The first piece I ever published in the popular press was a 1977 "My Turn" column in Newsweek. There I lamented the fact that children were no longer identifying with heroes. I pointed out that to find a hero, to see heroism, one had to look no farther than Yonatan Netanyahu who died at Entebbe the previous year. Netanyahu was a hero, to be sure -- but so, too, is the State of Israel a hero to many of us, even if so many others still think it appropriate to condemn, criticize, and investigate it.
One of the premier political philosophers of our age said that Winston Churchill taught us to "see things as they are, and this means above all in seeing their greatness and their misery, their excellence and their vileness." When one looks at Israel and the Middle East, no task can be more important and, through the lens of moral clarity, no task can be more easily accomplished.
It did not take a great deal to see things as they really were on September 11 nor on the days and weeks that followed.
On September 11, Israelis lowered their flags to half-staff in empathy with the US. By contrast, Palestinians in the West Bank were cheering in the streets.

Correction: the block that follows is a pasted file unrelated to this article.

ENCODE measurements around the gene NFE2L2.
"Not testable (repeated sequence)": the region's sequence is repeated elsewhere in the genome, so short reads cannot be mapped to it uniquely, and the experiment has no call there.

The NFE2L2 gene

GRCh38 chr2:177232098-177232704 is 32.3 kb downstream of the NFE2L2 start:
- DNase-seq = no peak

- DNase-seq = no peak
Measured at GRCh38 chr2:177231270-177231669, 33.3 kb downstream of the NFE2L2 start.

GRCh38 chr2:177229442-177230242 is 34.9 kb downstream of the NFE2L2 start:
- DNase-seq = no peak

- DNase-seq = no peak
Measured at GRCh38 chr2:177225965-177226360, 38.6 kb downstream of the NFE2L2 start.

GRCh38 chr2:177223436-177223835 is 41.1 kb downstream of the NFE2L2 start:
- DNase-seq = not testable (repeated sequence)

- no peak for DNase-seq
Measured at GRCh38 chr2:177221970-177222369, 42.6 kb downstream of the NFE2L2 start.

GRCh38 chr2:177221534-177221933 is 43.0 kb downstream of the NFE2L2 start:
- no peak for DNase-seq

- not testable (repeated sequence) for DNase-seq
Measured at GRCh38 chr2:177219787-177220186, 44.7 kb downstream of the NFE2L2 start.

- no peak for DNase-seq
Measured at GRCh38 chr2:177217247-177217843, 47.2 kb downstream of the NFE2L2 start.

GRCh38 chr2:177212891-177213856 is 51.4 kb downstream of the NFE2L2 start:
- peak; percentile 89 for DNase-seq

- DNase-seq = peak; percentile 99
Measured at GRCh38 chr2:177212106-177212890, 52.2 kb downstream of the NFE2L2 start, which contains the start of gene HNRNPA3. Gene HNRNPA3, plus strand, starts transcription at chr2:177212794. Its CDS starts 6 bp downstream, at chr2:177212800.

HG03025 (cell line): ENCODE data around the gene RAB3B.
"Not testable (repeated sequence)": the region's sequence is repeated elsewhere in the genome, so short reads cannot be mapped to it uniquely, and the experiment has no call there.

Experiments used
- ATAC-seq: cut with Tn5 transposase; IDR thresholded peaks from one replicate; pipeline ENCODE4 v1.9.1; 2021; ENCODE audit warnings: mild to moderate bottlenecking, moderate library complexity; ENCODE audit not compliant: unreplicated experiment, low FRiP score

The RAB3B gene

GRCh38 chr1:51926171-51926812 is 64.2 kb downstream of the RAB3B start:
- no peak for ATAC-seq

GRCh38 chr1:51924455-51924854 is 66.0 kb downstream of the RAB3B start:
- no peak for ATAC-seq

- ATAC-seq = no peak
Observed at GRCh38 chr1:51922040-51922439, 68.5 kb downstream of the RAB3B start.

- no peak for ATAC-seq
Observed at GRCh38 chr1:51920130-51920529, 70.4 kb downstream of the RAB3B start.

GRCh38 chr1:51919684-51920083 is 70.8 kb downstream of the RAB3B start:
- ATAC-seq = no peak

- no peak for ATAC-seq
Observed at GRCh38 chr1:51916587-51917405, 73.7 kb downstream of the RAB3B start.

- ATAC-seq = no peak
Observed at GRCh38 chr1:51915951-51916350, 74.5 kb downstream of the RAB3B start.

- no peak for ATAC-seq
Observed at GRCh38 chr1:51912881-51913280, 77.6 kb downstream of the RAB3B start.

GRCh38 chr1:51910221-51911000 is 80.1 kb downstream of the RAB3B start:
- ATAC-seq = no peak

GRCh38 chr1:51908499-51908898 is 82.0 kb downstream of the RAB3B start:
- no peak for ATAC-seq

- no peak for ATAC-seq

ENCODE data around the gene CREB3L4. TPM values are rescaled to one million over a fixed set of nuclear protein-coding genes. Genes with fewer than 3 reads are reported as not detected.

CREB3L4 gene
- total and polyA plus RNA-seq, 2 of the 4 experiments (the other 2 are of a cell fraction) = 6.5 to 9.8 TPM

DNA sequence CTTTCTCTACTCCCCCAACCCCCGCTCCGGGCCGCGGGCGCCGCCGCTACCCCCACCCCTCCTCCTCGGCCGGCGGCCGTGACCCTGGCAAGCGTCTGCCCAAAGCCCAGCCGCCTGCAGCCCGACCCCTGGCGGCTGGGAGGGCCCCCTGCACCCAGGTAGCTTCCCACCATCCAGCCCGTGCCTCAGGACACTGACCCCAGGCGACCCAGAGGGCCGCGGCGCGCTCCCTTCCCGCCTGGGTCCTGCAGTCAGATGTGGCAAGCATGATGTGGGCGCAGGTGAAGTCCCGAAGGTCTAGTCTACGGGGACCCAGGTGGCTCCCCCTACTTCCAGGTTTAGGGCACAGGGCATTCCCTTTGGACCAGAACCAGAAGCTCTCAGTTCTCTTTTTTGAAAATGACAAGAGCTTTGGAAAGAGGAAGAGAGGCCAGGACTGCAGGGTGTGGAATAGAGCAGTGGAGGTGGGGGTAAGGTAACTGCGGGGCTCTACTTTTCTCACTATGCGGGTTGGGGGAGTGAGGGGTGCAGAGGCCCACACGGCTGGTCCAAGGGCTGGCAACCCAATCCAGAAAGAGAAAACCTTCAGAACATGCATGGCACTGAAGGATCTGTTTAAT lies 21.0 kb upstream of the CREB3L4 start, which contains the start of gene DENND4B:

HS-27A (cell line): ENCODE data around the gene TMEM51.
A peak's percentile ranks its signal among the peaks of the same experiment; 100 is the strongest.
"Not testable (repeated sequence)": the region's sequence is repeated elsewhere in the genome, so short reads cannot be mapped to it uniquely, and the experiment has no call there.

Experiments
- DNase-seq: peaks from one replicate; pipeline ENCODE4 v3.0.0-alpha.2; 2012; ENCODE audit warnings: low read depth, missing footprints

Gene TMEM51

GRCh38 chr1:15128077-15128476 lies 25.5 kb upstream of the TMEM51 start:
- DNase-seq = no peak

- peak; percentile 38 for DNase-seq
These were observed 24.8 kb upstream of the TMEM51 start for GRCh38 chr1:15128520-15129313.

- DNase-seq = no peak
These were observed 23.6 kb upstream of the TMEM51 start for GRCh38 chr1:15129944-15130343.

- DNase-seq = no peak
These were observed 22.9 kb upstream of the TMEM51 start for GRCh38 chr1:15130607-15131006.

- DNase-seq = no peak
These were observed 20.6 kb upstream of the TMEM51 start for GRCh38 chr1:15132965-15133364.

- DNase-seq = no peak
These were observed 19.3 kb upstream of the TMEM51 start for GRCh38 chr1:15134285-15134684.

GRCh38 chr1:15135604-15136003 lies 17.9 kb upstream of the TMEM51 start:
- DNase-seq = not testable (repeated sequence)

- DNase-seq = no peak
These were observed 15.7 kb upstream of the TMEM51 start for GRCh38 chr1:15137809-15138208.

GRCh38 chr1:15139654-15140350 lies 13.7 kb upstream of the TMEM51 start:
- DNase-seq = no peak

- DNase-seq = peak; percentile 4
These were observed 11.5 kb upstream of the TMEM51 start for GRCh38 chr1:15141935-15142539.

After September 11, Americans all became Israelis.
On September 11, we in the United States were forced to stare into the face, and feel the hand, of evil -- our very existence demanded that we fight back, not only to punish the wrong done to us, not only to protect our citizens and institutions, but to vindicate our democratic virtues.
Just after the slaughter that took place on September 11, many Israelis said, "We are all Americans now." The truth is, after September 11, we all became Israelis. Israel has been fighting a war against terrorism since the day it was founded, and this has been a war for the state's survival. It is not difficult to see that those who want to do Israel in -- from Iran and Iraq to Hamas and the PLO -- want to do the US in as well. And, as is true in the case of Israel, our war on terrorism became, had to become, a war for our survival. Israel's war is our war, just as Israel's cause is our cause.
I am a Catholic, and many have speculated that Christian interpretations of the Torah are the reason many Christians support Israel. There may be something to that. But that is not my reason for standing with Israel, nor is it the reason the US does and should stand with Israel.
We stand with Israel because Israel is a beacon of freedom and hope.